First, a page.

There has been study done to show high mileage cars waste more gas. You car gets higher mileage, so you drive more, and end up using more gas. Also been well documented that more roads don't solve traffic. More road = faster traffic = more cars.
There is a parallel with this obsession with fool proofing. Like spoiling a child. Cars have air bags, crash proof bumpers, ABS, stability control, roll over control, traction control, auto brake distribution, awd, active yaw control. Drivers are worst than ever. They change lanes without looking, talk, eat, text message, look at gps. They know an accident is just an inconvenience to the shop.
Like flying an airplane. Most of them were made in the 60's. You know an accident will kill you, so you check everything before a flight. You examine every crack and know what a fatigue crack looks like.
Car designs are already highly regulated and standardized for safety. So much that people don't bother to learn how to turn off the engine before going on a freeway! Then they blame the manufacture for using a push button. Would you do that in an airplane, and not know how to operate the landing gear. People do that with cars because they come to expect everything to be handed to them when they need it.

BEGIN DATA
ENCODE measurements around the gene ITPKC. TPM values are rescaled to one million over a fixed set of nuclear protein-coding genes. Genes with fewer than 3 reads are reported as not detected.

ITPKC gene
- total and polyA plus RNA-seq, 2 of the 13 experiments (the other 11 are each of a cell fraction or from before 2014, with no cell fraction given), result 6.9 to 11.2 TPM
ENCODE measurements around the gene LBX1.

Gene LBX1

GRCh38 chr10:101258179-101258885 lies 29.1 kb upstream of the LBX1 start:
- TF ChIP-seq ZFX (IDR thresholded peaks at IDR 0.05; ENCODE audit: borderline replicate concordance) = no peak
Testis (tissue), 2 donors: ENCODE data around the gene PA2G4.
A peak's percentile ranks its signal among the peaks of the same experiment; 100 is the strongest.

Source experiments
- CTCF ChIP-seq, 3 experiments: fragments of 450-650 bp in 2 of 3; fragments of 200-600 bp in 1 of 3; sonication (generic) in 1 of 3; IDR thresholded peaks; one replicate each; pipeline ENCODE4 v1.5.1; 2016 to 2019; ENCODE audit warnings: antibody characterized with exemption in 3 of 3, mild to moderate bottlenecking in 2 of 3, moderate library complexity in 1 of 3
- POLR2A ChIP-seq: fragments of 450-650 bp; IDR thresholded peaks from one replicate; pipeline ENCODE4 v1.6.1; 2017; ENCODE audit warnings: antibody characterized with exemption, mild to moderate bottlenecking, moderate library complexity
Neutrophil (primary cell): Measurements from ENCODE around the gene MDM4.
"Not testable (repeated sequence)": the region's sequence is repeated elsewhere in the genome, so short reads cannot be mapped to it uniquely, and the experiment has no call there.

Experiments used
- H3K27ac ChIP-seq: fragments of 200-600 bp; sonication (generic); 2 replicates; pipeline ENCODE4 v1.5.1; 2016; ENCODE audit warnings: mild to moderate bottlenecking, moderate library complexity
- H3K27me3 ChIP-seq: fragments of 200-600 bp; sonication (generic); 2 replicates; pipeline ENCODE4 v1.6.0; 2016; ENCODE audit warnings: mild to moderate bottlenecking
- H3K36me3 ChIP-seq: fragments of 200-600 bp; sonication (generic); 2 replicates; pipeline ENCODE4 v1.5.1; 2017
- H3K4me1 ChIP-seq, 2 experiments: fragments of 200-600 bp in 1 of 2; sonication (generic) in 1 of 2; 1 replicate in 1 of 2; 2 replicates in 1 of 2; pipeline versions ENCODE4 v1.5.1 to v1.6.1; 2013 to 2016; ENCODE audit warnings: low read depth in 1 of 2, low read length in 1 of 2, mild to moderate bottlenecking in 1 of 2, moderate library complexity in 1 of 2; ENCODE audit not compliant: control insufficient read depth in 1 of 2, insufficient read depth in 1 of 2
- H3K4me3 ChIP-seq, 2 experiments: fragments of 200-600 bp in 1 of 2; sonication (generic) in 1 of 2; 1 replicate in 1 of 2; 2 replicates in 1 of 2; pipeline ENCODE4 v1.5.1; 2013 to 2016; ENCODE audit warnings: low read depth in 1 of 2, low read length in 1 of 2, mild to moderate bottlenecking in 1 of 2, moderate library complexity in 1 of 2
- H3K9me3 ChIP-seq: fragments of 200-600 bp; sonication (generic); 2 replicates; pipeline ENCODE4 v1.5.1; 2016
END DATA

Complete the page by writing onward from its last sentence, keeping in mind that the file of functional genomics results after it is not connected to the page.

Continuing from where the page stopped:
If you were flying an airplane with a floor mat, you would check to see if it interfere with the rudder. Why would people not do that with a car. Because they come to tolerate some risk. We all do. But with 300 million people, that some risk means someone will die. Is a one in a lottery winning chance, but someone will die, then we all say how unsafe everything are.
Are they robots or androids? We're not exactly sure. Each talking, gesturing Geminoid looks exactly like a real individual, starting with their creator, professor Hiroshi Ishiguro of Osaka University in Japan.
For industrial control applications, or even a simple assembly line, that machine can go almost 24/7 without a break. But what happens when the task is a little more complex? That’s where the “smart” machine would come in. The smart machine is one that has some simple (or complex in some cases) processing capability to be able to adapt to changing conditions. Such machines are suited for a host of applications, including automotive, aerospace, defense, medical, computers and electronics, telecommunications, consumer goods, and so on. This discussion will examine what’s possible with smart machines, and what tradeoffs need to be made to implement such a solution.